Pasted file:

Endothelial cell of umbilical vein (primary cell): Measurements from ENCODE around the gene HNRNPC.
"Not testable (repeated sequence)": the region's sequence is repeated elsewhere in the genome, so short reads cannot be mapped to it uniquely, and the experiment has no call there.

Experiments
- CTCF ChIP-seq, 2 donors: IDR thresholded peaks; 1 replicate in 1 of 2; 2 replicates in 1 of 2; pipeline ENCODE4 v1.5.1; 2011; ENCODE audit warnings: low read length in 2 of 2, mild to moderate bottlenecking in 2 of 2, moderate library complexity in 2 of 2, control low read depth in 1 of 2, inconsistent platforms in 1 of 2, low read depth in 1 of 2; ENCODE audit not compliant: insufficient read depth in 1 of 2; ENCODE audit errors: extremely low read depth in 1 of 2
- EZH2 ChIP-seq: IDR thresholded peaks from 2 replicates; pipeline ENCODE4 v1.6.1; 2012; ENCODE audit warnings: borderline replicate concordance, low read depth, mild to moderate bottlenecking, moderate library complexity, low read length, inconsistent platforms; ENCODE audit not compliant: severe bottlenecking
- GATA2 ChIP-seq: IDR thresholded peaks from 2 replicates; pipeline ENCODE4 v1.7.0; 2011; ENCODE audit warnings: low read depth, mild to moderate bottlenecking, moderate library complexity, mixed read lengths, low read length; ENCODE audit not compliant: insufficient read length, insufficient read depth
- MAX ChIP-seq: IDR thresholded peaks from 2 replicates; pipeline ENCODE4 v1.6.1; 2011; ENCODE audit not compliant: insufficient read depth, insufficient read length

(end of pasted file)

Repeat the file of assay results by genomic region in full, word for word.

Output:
Endothelial cell of umbilical vein (primary cell): Measurements from ENCODE around the gene HNRNPC.
"Not testable (repeated sequence)": the region's sequence is repeated elsewhere in the genome, so short reads cannot be mapped to it uniquely, and the experiment has no call there.

Experiments
- CTCF ChIP-seq, 2 donors: IDR thresholded peaks; 1 replicate in 1 of 2; 2 replicates in 1 of 2; pipeline ENCODE4 v1.5.1; 2011; ENCODE audit warnings: low read length in 2 of 2, mild to moderate bottlenecking in 2 of 2, moderate library complexity in 2 of 2, control low read depth in 1 of 2, inconsistent platforms in 1 of 2, low read depth in 1 of 2; ENCODE audit not compliant: insufficient read depth in 1 of 2; ENCODE audit errors: extremely low read depth in 1 of 2
- EZH2 ChIP-seq: IDR thresholded peaks from 2 replicates; pipeline ENCODE4 v1.6.1; 2012; ENCODE audit warnings: borderline replicate concordance, low read depth, mild to moderate bottlenecking, moderate library complexity, low read length, inconsistent platforms; ENCODE audit not compliant: severe bottlenecking
- GATA2 ChIP-seq: IDR thresholded peaks from 2 replicates; pipeline ENCODE4 v1.7.0; 2011; ENCODE audit warnings: low read depth, mild to moderate bottlenecking, moderate library complexity, mixed read lengths, low read length; ENCODE audit not compliant: insufficient read length, insufficient read depth
- MAX ChIP-seq: IDR thresholded peaks from 2 replicates; pipeline ENCODE4 v1.6.1; 2011; ENCODE audit not compliant: insufficient read depth, insufficient read length